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L. A. Dotson has made several attempts to speak with Dr. King on a personal matter. Unfortunately, Dr. King has not responded. L. A. Dotson forwards contact information to Dr. King and has taken residence at the Regency Hyatt room 226.
The document contains an addition to a chapter for Dr. King's last book, "Where Do We Go From Here: Chaos or Community?" In this insert, Dr. King seeks to clear up questions surrounding preferential treatment for negroes. According to the text, "The program of special aid for Negroes and other deprived groups is in no sense discrimination in reverse."
Katzenbach responds to an urgent telegram from Dr. King concerning State Troopers that had trapped Demonstrators inside a church and refused to let them obtain medical attention. Katzenbach tells Dr. King that he is aware of the situation and that the Department Attorneys and the FBI were already on the scene in both Selma and Marion and investigations had already begun.
Kathleen Lyons, an artist and student from St. Norbert College in Wisconsin, writes this scholarship essay to solicit funds to attend school in Chicago. In the paper, she recounts her experience with art centered civil rights work in Chicago and Wisconsin in various schools, a Native American reservation and a state reformatory. Additionally, Lyons explains that in the summer of 1966 while doing volunteer work in Chicago, she became involved with "Martin Luther King's freedom movement."
Dr. King requests the presence of Reverend Dennis at a SCLC Executive Board meeting in Atlanta, GA. Reverend Dennis responds by stating he will not be able to attend, but he will send someone in his place.
Robert E. Faus of Juniata College address Dora McDonald concerning the possibility of securing Dr. King for their religious convocation. Mr. Faus inquires about the status of Dr. King's schedule for the school year.
The Southern Christian Leadership Conference circulates an informational flyer for The Poor Peoples Campaign held in Washington, D.C. This demonstration is to highlight the grave problems of the poor and is a call to the government to address the needs of the poor.
The International Woodworkers of America invites Dr. King to speak at its biennial convention in Toronto. Additionally, Mr. Simcich extends an invitation to speak at the British Columbia Federation of Labour's convention in Vancouver.
The Council for Christian Social Action of the United Church of Christ, citing President Johnson's State of the Union statement that he hopes to end the Cold War, indicates its support of government efforts to create a dialogue with the Soviet Union and other Eastern European countries. The Council asks that the Senate ratify the outer space treaty and the U.S.-Soviet consular convention and that Congress approve an East-West trade bill and lifting restrictions on the Food for Peace program.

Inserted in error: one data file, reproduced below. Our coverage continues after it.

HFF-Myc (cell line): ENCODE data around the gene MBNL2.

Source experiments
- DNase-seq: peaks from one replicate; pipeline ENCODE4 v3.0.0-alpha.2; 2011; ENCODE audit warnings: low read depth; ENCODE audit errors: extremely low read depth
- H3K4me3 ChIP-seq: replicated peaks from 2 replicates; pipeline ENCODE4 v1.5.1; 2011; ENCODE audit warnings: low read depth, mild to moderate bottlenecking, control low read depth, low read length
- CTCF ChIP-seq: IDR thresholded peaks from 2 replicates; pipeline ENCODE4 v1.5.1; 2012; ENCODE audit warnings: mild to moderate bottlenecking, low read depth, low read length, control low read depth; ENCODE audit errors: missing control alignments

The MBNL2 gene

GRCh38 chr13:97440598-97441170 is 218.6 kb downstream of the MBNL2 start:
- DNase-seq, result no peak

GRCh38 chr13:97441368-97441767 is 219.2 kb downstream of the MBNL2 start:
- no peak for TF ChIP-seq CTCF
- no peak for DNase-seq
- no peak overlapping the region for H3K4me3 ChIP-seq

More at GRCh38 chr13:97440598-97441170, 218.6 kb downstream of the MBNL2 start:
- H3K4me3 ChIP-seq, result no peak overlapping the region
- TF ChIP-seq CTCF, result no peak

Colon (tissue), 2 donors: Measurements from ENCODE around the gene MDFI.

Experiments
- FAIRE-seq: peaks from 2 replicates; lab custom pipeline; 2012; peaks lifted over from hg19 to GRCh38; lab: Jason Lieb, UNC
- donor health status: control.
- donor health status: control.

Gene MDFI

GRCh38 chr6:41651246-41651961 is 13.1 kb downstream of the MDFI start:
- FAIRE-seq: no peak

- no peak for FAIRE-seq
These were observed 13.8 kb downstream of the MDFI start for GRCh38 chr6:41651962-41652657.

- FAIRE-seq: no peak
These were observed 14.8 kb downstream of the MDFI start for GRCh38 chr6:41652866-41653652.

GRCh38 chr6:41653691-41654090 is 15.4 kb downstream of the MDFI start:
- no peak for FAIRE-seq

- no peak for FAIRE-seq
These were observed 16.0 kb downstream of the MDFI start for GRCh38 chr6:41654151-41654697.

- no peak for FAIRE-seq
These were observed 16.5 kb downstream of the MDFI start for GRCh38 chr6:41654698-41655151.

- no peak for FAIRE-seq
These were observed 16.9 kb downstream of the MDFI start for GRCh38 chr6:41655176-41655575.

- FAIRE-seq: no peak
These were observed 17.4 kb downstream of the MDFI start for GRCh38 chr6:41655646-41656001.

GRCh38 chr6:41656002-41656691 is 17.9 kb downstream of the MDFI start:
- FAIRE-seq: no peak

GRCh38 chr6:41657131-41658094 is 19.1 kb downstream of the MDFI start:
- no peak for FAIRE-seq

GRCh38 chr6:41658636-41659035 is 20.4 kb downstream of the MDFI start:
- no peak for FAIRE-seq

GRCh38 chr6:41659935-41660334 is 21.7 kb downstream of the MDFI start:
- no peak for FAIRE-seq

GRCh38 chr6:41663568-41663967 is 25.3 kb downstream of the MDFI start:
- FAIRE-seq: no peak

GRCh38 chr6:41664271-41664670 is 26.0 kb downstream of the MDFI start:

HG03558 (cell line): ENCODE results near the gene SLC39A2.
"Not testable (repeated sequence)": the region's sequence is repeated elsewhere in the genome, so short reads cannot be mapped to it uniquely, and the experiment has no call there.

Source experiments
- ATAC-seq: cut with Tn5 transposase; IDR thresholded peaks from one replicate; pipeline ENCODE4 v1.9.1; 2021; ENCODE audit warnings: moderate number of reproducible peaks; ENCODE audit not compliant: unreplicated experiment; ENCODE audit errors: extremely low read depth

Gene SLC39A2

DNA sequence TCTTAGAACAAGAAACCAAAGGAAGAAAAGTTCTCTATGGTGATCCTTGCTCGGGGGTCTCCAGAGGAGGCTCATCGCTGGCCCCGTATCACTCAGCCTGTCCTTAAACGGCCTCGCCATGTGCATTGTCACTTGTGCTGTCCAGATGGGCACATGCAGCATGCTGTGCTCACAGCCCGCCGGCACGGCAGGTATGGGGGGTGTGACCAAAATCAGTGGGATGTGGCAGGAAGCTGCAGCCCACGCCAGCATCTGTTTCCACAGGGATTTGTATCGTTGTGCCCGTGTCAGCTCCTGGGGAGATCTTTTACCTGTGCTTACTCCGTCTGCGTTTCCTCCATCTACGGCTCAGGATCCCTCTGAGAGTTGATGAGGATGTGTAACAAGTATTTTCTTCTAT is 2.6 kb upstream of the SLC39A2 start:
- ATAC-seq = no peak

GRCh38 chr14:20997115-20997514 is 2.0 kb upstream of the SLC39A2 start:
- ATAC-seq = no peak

The Board of Christian Social Concerns of the Pacific Northwest Conference invites Dr. King to speak at the 1968 conference dinner. The conference will be held at the Methodist Church and will present civil rights spokesman Bishop Everett W. Palmer.
Theologian Reinhold Niebuhr regrets that a stroke prevents him from accepting Dr. King's invitation to participate in the Selma-to-Montgomery March and hopes there will be "massive" support.
Dr. King is invited to make an appearance on behalf of the Rochester Action for Welfare Rights. They explain that they have also extended an invitation to Reverend Bernard Lafayette to attend the event.
This letter from Mrs. Irene M. Koch to the editor of the Chicago Daily News addresses the issue of anti-Semitism and the Israeli War in 1967. Mrs. Koch, while not anti-Semitic, does not support the war Israel is prosecuting against its Arab Neighbors. Mrs. Koch draws parallels between Israel's war and the United State's involvement in Vietnam.
This greeting letter was written to Dr.King from the English Family. In it they expressed their appreciation to Dr.King and wished him a Happy Thanksgiving. The English Family also offered their congratulations to Dr.King on winning the Nobel Peace Prize.
The Christian Century expounds on the advancement of the Civil Rights Bill in the United States. The article highlights Dr. King as a "prophetic Christian leader" and details the Negros who assembled for the March on Washington. The author lists numerous reasons correlating the positive affect of allowing Negro's the right to vote.